The translation method is a powerful method that was developed initially for linear composites (see Milton 2002) and has been used recently to obtain dramatic improvements upon the Taylor UB for some model, two-dimensional, ideally plastic polycrystals (Kohn & Little 1998; Nesi *et al*. 2000; Goldsztein 2001), as well as for three-dimensional polycrystals in the context of dielectric breakdown (Garroni & Kohn 2003). Although this method is difficult to implement for general types of nonlinearities, and may be of limited value in applications, such as in plasticity, it provides rigorous results against which the predictions of other more general methods may be checked for accuracy.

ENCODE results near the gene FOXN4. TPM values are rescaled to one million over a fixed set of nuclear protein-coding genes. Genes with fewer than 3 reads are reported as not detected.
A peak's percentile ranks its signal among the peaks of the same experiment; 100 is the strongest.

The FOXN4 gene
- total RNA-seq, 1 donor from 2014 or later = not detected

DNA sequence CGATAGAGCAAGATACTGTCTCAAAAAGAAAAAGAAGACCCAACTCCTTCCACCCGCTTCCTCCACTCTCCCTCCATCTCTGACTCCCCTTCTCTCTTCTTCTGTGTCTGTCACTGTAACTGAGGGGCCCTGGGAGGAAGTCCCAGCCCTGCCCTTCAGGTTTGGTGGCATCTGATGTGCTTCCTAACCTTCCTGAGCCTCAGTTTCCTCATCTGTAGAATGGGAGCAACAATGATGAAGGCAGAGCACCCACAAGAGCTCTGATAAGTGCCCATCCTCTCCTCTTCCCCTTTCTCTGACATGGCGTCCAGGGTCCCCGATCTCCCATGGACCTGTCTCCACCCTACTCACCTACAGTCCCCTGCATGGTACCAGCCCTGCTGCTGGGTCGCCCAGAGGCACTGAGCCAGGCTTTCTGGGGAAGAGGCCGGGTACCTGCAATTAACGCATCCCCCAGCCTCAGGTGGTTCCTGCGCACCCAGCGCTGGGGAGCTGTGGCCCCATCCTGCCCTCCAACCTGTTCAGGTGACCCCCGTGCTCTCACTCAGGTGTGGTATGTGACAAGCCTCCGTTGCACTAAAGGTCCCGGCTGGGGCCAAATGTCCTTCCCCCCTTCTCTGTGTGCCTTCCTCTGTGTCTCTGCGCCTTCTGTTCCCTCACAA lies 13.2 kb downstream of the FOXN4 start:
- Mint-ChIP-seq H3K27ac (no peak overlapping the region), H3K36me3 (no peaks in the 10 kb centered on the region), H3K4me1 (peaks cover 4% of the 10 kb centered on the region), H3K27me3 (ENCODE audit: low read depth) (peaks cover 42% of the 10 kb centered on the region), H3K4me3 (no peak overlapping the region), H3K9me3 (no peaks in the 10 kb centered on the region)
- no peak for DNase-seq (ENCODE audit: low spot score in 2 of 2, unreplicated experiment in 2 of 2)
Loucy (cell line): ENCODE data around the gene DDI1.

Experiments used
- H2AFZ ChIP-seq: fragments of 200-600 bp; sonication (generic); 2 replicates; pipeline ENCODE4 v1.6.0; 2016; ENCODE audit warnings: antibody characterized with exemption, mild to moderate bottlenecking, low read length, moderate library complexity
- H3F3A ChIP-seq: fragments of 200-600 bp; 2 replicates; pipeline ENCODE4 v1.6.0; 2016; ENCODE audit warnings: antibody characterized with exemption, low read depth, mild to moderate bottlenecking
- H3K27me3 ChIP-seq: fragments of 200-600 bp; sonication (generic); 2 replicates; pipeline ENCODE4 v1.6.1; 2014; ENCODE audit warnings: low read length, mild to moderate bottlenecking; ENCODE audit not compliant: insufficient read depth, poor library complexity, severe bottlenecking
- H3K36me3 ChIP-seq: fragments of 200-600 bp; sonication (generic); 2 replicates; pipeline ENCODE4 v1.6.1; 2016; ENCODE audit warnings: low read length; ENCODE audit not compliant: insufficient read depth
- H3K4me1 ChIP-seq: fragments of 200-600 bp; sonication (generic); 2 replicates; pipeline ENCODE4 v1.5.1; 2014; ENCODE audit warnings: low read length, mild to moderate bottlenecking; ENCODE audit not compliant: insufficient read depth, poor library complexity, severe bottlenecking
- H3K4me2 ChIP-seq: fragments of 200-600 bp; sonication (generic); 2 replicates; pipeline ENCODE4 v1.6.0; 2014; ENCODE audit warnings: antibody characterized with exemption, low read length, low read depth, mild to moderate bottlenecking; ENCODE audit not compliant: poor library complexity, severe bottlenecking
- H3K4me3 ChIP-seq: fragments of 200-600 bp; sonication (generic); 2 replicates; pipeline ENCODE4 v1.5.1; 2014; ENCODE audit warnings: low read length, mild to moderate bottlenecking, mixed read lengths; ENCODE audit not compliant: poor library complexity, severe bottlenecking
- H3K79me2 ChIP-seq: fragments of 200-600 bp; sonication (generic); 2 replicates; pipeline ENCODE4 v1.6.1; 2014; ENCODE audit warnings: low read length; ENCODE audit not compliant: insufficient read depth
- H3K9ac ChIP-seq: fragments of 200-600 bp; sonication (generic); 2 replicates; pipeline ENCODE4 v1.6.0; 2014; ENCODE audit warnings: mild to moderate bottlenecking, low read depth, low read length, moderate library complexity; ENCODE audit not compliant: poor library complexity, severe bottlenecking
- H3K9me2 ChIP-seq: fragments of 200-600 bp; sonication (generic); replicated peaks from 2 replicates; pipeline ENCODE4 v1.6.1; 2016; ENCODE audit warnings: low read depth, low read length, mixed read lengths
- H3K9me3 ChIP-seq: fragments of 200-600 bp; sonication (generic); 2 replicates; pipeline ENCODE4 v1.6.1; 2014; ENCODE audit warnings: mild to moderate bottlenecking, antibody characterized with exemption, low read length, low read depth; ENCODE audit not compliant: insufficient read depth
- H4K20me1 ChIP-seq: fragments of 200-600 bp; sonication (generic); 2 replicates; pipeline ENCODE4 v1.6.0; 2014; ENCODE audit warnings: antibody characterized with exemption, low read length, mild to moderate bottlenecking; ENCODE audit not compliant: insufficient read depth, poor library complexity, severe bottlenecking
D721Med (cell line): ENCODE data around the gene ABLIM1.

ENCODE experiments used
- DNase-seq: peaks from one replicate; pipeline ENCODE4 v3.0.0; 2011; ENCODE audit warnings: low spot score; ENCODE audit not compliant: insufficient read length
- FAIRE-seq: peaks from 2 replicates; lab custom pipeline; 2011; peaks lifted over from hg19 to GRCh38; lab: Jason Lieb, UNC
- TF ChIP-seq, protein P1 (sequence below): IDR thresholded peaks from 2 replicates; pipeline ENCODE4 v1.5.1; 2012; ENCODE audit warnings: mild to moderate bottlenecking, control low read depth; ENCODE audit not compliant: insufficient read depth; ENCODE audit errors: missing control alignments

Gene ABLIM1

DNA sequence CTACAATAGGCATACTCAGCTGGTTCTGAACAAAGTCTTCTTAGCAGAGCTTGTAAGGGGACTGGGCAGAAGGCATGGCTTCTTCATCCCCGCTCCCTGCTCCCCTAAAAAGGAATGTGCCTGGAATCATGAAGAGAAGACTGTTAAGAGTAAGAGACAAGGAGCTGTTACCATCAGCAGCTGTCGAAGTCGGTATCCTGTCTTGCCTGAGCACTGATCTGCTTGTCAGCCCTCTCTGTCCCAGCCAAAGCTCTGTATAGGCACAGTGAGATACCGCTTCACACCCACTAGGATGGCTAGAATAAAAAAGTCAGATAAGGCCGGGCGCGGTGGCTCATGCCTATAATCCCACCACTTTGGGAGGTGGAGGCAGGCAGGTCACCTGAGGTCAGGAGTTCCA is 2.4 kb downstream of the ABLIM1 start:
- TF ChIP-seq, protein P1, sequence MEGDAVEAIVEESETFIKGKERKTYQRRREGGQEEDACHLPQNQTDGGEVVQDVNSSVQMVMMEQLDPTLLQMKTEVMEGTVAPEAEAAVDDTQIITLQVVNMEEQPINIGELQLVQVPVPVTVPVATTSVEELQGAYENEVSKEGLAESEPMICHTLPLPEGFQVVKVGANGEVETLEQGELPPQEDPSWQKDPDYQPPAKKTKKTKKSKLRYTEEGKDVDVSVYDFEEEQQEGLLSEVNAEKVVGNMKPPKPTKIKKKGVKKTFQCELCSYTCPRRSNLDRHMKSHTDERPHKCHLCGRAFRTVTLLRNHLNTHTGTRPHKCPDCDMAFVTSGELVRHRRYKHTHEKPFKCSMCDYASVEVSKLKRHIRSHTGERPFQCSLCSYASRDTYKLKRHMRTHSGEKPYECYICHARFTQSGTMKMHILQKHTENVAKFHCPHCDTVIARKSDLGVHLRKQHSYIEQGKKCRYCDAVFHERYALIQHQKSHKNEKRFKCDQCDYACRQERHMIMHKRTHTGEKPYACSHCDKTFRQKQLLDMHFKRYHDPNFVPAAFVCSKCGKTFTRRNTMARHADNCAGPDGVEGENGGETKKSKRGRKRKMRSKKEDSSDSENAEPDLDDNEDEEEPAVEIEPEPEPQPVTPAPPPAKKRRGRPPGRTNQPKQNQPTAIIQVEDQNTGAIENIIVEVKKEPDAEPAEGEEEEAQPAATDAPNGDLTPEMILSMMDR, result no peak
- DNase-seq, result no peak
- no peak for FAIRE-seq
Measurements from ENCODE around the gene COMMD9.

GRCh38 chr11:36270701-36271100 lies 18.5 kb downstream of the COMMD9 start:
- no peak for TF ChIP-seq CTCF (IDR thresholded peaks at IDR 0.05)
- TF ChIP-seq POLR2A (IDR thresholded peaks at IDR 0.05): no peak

The linear comparison method is a variational procedure that can be used easily and conveniently to extend bounds and estimates for linear composites to *nonlinear* composites with identical microstructures. It was originally proposed by Ponte Castañeda (1991) for nonlinear composites with isotropic phases, and generalized for viscoplastic polycrystals by DeBotton & Ponte Castañeda (1995). This method can provide improved predictions, over the classical uniform-field bounds, for nonlinear composites by making use of microstructural information beyond the one-point statistics. It was first used to obtain bounds of the Hashin–Shtrikman (HS) type for nonlinear polycrystals by DeBotton & Ponte Castañeda (1995). Earlier bounds for polycrystals were given by Willis (1994), using a nonlinear generalization of the HS variational method by Talbot & Willis (1985). However, it is now well understood (Milton 2002) that the HS bounds—although exact to second order in the heterogeneity contrast—are not optimal even for linear polycrystals, especially at large contrast. Owing to this, although improving on the classical bounds, the HS bounds are also not very useful in applications. On the other hand, it has been found that the use of the classical self-consistent (SC) estimates—which can also incorporate information on crystal orientations and average grain shapes—together with the linear comparison method provides realistic predictions, at least for statistically isotropic nonlinear polycrystals. Thus, it was found that the SC predictions for the effective flow stress of model two-dimensional viscoplastic polycrystals satisfy the Kohn–Little bound (Ponte Castañeda & Nebozhyn 1997), and agree reasonably well with the results of full-field numerical simulations (Lebensohn *et al*. 2004). However, the main advantage of the linear comparison method is that it is quite general and has been found—together with a slight generalization, called the ‘second-order’ method—to be very useful in plasticity (Nebozhyn *et al*. 2001; Lebensohn *et al*. 2007).